In the end, fellow screenwriting hopefuls, this book will help guide you on your journey to screenwriting success. 

I'm taking things slow since my husband's only been home for a handful of weeks now. But I've gotten a good ways into the book so far and I've already learned so much! If nothing else, this book helps you put the pieces together. Make sense of things so that you can really produce a great piece of work. 

I will elaborate more once I've finished the book but for now I think you need to know sooner rather than later about the best tool to have in your hands in writing your best screenplay!

Until next time, happy writing!

Saturday, December 28, 2013

It's That Time of Year Again

Every year I try and set a few writing resolutions for myself. As with any other type of resolution, sometimes I fall short and other times I discover that my direction changes and my goals then change right along with them. But, as stubborn as I am, that won't stop me from putting down a few choice writing goals I have for myself this upcoming year!
 
So...here it goes!
 
 
  1. Reach a new/higher level of progress in getting my screenplay for The Wanderer "out there" by the end of the year. No giving up!
  2. Complete at least one more screenplay. Since I'm nearly half-way through my second one, that shouldn't be too difficult.
  3. Publish a new novel, either one I've already started or a fresh idea.
  4. This year I would really like to try and participate in NanoWriMo. It's something I've never done before and I think it would be a fun challenge. Kind of like a writer's version of a marathon.
What about you? Do you have any writing goals this year?! 

Tuesday, December 3, 2013

The Thing About Writers Is...

I was watching an interview with J.K. Rolling a little while ago and she said something to the affect of "As a character trait, all writers have pretty thin skin." When she said that and went on to explain, I was yessing her every word. The thing is, I think as a general rule, writers are people who crave a personal and intimate connection with other people. And they accomplish that through their writing. A side affect of that is we tend to be pretty open, passionate, and emotional people. This leaves us with a multitude of weak spots and we tend to be easily hurt by negativity, but it also allows us to be open to absorb praise and gratitude that is basically what we live for. And you just can't have one without the other.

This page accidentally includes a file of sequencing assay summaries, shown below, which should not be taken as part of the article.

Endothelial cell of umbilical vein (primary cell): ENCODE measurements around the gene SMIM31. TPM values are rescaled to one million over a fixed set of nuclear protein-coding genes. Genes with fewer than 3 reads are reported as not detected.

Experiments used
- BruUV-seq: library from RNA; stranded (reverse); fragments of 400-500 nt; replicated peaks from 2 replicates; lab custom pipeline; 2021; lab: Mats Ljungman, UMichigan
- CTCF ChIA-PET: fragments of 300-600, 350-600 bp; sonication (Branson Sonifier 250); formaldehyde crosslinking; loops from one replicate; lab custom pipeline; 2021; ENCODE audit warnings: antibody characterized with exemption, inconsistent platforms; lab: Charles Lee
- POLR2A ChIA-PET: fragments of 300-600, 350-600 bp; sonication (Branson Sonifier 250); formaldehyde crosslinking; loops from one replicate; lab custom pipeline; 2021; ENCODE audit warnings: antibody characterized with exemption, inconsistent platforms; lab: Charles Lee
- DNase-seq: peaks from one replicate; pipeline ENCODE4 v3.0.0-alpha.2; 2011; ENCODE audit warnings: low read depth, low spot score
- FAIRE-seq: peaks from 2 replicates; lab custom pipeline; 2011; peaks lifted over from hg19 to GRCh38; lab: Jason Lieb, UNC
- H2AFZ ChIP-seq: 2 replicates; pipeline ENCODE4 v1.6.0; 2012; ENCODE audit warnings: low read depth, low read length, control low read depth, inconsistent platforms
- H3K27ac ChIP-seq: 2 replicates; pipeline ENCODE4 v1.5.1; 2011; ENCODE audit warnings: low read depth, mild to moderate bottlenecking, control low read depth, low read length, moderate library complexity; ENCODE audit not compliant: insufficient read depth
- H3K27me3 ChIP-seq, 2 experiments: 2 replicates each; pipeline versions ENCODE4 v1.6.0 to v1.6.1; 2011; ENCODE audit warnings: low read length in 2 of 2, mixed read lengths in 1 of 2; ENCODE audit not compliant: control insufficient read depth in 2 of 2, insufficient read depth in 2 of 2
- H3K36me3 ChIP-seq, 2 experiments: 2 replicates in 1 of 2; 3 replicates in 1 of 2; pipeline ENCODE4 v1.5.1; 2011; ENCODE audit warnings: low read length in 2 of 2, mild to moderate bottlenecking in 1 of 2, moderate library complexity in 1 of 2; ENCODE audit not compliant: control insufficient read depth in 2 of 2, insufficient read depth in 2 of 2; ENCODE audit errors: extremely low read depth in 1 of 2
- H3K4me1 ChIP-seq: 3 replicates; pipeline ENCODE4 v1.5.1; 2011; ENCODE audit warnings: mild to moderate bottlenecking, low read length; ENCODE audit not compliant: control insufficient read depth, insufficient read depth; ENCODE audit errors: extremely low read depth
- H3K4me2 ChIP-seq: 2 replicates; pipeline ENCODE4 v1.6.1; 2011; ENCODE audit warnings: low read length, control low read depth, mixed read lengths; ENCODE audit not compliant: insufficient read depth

We expect and respect the negative reviews right along with the positive ones but we can't completely brush them off because they imply that we didn't accomplish what we set out to do for those select unhappy readers. We didn't emotionally connect. They didn't understand or appreciate what we were trying to share with them.

In the interview, Rolling also stated that writers don't publish for money. They publish to connect and have a relationship with their readers. Rolling is highly successful in her writing and is ultimately set for life, yet she still desires to publish her stories. Not for the money, but for that connection. This is not unlike the reason behind self-publication for those of us who haven't penetrated the traditional publishing industry (yet!) We don't publish because we are under some glorified delusion that we will, without a doubt, become the next Amanda Hocking, Colleen Hoover, or E.L. James.  We publish to make that connection with our readers. And every. Single. Reader. Is important to us. That relationship we have with them is priceless. In fact, most of us give away dozens of books, just so that we can share our stories with more readers.

I've been told on occasion that I need to get thicker skin. Or I need to take criticism less personally. The problem is, it's just not how I'm designed. To turn off that emotion for one purpose would require that I turn it off entirely. I enjoy the rush and reward of being so sensitive to my emotions and to the world around me too much to even consider for a second that not feeling what hurts me is worth sacrificing feeling what makes me thrive as well.

 To watch the full interview with J.K. Rolling go HERE.

Monday, November 18, 2013

Writing Resolutions Revised

With the year (and another deployment--yay!) winding down, I'm looking back on what I'd hoped to accomplish with my writing in 2013 back in January.

Originally my hope had been to finish up one of my old writing projects, making for my 6th published novel. In addition to that I had hoped to be at least started on my 7th! And as much as the idea of that excited me, and still does, it turns out that I had other plans in mind for the direction that my writing career would go.